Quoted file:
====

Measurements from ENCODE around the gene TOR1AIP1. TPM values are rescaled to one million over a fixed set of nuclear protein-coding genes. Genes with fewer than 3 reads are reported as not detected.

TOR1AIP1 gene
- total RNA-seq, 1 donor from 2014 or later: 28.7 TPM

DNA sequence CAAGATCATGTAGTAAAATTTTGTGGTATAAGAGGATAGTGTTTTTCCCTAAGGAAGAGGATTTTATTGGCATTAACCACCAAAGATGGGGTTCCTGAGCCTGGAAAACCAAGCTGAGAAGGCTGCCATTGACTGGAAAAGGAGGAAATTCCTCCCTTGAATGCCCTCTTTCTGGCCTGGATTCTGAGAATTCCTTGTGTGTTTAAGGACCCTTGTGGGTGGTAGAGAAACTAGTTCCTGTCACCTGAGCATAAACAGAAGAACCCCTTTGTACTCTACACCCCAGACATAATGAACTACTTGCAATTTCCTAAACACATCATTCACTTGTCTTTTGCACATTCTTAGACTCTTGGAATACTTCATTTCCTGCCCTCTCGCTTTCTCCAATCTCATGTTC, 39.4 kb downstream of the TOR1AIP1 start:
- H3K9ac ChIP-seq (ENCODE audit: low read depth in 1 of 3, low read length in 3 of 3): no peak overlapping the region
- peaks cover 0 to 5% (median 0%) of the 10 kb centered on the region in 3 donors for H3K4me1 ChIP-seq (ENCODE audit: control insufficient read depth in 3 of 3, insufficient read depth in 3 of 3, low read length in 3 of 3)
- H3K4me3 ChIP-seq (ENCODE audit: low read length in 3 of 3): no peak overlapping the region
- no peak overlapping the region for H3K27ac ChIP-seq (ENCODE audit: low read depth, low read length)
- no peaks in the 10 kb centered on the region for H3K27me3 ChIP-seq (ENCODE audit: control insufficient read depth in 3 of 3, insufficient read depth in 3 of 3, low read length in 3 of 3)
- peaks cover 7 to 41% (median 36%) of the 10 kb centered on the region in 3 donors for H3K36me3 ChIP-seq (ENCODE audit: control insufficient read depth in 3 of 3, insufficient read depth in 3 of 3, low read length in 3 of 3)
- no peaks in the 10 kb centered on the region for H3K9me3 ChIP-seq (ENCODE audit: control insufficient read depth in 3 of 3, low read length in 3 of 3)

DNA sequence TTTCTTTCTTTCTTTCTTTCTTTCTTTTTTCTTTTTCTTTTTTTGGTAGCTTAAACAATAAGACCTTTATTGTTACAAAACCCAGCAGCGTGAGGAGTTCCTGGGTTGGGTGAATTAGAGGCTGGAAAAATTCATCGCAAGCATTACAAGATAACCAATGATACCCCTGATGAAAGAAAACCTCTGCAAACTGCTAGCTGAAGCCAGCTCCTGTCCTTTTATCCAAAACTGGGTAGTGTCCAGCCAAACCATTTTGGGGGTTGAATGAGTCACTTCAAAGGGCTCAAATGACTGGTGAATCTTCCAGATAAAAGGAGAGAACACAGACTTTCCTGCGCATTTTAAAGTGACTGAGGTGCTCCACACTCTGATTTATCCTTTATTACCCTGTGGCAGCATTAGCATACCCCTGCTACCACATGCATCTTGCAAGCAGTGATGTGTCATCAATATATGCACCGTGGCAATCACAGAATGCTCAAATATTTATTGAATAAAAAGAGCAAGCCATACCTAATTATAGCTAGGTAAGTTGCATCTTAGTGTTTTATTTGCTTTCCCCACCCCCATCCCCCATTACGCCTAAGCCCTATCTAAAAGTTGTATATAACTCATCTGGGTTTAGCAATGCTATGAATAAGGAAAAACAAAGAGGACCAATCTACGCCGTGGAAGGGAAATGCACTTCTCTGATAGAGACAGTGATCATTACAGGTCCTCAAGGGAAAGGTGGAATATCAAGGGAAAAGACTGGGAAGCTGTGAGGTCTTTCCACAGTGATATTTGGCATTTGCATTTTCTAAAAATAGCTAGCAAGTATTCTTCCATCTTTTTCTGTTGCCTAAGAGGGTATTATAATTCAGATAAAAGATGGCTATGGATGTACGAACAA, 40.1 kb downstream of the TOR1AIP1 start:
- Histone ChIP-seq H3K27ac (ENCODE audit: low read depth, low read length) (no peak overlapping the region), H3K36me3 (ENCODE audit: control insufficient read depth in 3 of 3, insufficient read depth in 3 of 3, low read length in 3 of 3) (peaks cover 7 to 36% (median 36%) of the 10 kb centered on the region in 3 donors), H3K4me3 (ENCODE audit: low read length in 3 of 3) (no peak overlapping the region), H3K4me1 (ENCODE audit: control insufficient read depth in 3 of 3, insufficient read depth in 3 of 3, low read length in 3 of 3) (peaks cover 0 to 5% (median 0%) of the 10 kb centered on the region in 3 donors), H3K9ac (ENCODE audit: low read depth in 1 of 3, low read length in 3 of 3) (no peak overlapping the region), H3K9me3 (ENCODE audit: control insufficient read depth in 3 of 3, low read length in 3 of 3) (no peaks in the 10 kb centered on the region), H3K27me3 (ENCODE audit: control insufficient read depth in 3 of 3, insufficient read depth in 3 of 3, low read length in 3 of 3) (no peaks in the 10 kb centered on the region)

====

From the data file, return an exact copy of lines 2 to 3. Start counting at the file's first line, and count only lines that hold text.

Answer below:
TOR1AIP1 gene
- total RNA-seq, 1 donor from 2014 or later: 28.7 TPM